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If you don’t care to play the games, there is a super-sim option that plays all games in the background while you make changes and review information as it comes in. Whether done at high-speed, or in real-time, this is where OOTP 17 actually becomes much more engaging.

Within a few innings of watching data unfold, I began to feel like a digital dictator, plotting new lineups, looking ahead to pitching matchups, and keeping a closer eye on contract scenarios. With each passing game, strategy and planning become paramount.

Before long, you’re weeks into a regular season, and looming trade deadlines weigh on you heavier than tax day. Controlling my beloved Mets, I was aiming to extend Neil Walker (who wanted $12M per season for five frickin’ years), and sadly, trying to find a way to trade David Wright (who was performing as expected).

Once the first campaign came to a close, and my mismanaged Mets missed the postseason, I didn’t start writing the review. I started planning for the upcoming season, fully intent on rectifying this miscarriage of justice. With nary a graphical flair, OOTP managed to worm its way into my gray matter more than any baseball game — sim or otherwise — since MVP Baseball 2005.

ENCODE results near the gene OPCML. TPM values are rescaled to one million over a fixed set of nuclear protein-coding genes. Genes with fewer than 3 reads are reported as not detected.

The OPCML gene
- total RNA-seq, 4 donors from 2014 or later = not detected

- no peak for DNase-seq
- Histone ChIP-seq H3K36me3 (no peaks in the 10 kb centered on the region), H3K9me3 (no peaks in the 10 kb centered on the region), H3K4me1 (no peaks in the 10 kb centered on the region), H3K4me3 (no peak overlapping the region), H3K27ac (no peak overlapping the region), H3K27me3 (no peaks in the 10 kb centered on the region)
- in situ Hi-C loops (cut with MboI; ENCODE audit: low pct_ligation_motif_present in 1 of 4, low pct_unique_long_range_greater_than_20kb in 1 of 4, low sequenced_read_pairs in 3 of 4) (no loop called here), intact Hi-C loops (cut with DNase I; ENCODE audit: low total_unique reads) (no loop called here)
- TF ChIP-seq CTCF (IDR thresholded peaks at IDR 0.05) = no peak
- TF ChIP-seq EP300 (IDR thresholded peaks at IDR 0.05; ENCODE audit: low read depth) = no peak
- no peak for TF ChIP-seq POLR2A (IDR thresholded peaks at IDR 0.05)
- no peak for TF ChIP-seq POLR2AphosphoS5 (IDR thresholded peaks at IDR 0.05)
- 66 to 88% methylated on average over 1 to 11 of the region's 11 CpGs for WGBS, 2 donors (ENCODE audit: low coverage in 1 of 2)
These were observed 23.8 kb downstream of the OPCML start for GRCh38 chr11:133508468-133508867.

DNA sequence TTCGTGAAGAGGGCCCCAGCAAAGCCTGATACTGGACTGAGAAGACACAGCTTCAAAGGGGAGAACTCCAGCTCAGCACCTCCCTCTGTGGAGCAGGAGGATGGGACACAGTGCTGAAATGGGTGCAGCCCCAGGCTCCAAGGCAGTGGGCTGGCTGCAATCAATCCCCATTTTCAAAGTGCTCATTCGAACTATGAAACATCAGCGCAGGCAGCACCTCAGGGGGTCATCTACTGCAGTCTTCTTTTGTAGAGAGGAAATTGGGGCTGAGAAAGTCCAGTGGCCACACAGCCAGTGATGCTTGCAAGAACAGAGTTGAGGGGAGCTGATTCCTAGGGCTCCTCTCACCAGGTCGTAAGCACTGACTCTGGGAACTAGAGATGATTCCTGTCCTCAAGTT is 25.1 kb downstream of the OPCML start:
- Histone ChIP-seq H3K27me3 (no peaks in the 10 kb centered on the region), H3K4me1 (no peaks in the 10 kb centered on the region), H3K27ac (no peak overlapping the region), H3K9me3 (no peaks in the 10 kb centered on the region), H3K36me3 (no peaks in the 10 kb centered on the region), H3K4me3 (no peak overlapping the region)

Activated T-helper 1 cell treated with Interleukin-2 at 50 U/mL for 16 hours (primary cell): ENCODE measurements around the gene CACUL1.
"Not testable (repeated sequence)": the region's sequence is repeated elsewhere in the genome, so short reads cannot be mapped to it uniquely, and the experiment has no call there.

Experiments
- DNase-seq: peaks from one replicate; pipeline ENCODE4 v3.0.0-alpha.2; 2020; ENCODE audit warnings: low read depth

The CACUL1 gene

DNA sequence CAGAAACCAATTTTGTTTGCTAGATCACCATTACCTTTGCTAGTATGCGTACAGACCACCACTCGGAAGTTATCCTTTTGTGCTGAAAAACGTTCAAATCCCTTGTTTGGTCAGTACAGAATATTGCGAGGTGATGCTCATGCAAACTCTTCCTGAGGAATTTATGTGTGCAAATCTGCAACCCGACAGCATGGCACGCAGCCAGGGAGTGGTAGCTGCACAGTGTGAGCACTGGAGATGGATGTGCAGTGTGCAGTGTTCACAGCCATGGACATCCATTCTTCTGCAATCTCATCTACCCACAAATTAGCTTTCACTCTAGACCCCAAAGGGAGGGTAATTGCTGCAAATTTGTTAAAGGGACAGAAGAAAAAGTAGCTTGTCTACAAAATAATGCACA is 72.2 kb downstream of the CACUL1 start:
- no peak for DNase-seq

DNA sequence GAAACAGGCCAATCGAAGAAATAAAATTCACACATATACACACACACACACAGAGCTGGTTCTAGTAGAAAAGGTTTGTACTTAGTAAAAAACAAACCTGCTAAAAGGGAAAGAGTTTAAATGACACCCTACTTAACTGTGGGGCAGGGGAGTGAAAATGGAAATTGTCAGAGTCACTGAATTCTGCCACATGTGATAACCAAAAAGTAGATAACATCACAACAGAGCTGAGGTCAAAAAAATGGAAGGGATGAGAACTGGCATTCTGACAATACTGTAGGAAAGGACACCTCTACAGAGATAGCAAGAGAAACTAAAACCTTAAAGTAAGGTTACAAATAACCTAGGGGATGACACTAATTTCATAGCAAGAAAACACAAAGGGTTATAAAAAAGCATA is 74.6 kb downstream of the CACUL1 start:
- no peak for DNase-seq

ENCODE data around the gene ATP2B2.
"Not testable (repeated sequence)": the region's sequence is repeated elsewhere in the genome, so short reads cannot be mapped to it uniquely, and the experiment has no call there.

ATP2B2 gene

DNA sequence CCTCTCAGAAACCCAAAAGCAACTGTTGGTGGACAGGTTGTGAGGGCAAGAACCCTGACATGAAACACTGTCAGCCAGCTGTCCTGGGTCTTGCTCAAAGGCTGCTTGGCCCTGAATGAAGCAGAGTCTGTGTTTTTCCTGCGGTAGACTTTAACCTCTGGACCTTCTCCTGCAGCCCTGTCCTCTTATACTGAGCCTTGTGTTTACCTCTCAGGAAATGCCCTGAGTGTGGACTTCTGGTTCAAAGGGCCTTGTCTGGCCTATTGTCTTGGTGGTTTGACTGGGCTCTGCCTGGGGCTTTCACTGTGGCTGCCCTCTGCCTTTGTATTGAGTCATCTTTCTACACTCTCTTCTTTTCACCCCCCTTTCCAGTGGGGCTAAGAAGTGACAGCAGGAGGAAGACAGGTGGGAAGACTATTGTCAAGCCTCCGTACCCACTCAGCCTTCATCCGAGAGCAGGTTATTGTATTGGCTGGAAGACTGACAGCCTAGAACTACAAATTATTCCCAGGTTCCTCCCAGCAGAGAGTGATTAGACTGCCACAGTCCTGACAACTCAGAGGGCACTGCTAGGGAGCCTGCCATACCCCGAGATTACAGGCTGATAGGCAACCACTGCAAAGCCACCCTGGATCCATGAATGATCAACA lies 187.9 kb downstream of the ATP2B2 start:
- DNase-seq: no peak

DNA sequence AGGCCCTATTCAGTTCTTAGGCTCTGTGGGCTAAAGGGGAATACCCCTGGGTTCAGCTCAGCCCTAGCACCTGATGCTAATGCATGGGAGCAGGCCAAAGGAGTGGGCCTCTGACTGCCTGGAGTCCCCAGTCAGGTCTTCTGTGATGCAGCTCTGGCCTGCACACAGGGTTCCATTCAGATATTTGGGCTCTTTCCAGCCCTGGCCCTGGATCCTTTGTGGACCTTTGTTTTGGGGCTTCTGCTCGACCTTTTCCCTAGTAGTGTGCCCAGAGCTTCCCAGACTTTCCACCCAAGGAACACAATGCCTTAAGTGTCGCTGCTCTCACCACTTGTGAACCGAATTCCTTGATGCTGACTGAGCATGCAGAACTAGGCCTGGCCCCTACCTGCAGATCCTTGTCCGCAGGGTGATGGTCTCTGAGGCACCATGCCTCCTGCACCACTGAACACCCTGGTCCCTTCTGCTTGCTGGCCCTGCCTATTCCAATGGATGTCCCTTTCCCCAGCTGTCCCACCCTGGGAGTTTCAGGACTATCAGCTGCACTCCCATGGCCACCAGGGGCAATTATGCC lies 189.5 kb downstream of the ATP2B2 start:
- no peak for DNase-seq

(Yes, that’s eleven years.)

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It should be noted that OOTP 17 features a full online component, which allows you the same level of control and customization as the solo game. There is always fun to be had when trying to out-manage a live opponent, but for once, I didn’t feel live competition provided any significant benefit beyond the single-player game.